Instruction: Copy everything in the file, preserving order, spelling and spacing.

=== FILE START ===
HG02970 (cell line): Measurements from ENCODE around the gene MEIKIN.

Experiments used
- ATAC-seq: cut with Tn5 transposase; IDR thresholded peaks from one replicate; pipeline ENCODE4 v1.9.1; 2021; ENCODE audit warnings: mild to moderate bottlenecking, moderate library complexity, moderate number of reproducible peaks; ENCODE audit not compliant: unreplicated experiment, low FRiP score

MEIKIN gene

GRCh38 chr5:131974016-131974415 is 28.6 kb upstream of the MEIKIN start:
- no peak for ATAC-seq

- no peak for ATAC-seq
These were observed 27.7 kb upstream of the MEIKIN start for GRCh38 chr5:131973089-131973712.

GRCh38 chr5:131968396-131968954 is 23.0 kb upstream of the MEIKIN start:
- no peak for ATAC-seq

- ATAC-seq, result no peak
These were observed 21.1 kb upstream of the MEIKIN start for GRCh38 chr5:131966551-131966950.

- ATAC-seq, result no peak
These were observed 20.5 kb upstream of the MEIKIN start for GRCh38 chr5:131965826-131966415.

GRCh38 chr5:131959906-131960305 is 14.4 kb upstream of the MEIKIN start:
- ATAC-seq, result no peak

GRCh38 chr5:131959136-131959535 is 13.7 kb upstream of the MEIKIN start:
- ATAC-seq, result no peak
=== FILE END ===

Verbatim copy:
HG02970 (cell line): Measurements from ENCODE around the gene MEIKIN.

Experiments used
- ATAC-seq: cut with Tn5 transposase; IDR thresholded peaks from one replicate; pipeline ENCODE4 v1.9.1; 2021; ENCODE audit warnings: mild to moderate bottlenecking, moderate library complexity, moderate number of reproducible peaks; ENCODE audit not compliant: unreplicated experiment, low FRiP score

MEIKIN gene

GRCh38 chr5:131974016-131974415 is 28.6 kb upstream of the MEIKIN start:
- no peak for ATAC-seq

- no peak for ATAC-seq
These were observed 27.7 kb upstream of the MEIKIN start for GRCh38 chr5:131973089-131973712.

GRCh38 chr5:131968396-131968954 is 23.0 kb upstream of the MEIKIN start:
- no peak for ATAC-seq

- ATAC-seq, result no peak
These were observed 21.1 kb upstream of the MEIKIN start for GRCh38 chr5:131966551-131966950.

- ATAC-seq, result no peak
These were observed 20.5 kb upstream of the MEIKIN start for GRCh38 chr5:131965826-131966415.

GRCh38 chr5:131959906-131960305 is 14.4 kb upstream of the MEIKIN start:
- ATAC-seq, result no peak

GRCh38 chr5:131959136-131959535 is 13.7 kb upstream of the MEIKIN start:
- ATAC-seq, result no peak